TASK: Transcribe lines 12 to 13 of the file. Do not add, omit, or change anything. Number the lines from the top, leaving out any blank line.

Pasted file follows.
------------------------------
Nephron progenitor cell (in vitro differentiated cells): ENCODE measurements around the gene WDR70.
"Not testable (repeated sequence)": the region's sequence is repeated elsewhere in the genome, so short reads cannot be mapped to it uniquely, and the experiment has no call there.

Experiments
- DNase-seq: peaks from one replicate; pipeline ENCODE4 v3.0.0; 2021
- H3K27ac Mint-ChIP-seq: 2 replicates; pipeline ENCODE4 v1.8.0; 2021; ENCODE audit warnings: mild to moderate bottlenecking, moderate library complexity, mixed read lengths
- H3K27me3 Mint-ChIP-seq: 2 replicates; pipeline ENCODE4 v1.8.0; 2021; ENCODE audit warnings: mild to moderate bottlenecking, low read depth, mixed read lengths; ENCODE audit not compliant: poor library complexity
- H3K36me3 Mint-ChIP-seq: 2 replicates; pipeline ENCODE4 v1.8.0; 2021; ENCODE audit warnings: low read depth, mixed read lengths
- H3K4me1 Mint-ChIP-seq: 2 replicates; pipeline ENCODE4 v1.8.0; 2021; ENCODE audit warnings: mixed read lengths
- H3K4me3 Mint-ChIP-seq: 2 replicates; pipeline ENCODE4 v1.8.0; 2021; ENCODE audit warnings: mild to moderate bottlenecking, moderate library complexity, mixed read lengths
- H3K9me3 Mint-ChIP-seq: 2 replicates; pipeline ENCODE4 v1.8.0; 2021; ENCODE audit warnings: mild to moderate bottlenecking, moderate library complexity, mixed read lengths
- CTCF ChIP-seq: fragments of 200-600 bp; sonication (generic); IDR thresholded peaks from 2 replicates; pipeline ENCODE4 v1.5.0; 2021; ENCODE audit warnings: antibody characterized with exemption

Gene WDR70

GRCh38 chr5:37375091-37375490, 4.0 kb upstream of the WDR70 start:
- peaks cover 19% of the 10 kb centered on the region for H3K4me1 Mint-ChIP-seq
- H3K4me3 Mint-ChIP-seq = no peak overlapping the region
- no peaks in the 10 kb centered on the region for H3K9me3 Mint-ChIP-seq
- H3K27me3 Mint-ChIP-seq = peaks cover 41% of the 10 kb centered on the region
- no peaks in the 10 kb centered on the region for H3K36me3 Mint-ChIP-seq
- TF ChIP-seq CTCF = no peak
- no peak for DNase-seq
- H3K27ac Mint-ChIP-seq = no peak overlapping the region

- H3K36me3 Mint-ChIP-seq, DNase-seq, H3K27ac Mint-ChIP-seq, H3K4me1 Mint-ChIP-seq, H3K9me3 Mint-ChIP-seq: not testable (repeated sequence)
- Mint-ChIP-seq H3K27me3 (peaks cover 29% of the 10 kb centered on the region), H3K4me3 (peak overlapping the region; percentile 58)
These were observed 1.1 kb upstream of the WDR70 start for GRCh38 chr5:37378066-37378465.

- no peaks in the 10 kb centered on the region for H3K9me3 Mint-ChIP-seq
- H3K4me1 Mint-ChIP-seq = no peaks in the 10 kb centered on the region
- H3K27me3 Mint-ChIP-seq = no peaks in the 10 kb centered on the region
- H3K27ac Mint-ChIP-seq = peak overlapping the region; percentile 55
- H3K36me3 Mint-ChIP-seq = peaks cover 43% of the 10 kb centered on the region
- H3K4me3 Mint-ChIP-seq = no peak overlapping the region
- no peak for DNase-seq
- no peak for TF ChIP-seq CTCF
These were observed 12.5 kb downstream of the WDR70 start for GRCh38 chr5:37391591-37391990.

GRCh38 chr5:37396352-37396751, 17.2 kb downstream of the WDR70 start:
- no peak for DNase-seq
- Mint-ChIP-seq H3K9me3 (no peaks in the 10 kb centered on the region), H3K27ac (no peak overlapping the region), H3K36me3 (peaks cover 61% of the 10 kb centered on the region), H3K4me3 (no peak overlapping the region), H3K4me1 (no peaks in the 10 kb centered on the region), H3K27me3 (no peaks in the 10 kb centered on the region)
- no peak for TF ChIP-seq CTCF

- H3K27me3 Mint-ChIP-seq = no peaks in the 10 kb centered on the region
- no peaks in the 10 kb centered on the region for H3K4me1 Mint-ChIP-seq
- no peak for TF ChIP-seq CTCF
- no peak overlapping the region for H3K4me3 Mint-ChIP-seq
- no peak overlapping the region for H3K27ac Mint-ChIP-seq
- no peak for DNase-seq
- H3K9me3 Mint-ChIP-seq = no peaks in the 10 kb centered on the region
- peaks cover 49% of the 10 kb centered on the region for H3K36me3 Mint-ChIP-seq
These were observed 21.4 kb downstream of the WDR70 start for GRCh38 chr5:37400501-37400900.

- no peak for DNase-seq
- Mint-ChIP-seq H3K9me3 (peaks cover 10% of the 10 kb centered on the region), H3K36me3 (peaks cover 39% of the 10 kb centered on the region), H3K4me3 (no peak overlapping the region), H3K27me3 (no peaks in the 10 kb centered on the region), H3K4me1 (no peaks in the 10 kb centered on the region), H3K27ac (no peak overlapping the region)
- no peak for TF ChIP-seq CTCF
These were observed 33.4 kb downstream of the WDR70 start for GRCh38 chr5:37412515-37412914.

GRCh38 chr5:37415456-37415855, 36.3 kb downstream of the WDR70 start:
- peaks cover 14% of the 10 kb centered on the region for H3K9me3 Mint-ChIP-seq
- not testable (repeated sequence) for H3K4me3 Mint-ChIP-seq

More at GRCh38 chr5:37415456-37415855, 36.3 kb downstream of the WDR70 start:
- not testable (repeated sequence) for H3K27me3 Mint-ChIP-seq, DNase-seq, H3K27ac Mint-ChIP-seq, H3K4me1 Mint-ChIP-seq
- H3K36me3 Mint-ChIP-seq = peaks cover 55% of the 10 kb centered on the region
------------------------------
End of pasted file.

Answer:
Gene WDR70

GRCh38 chr5:37375091-37375490, 4.0 kb upstream of the WDR70 start: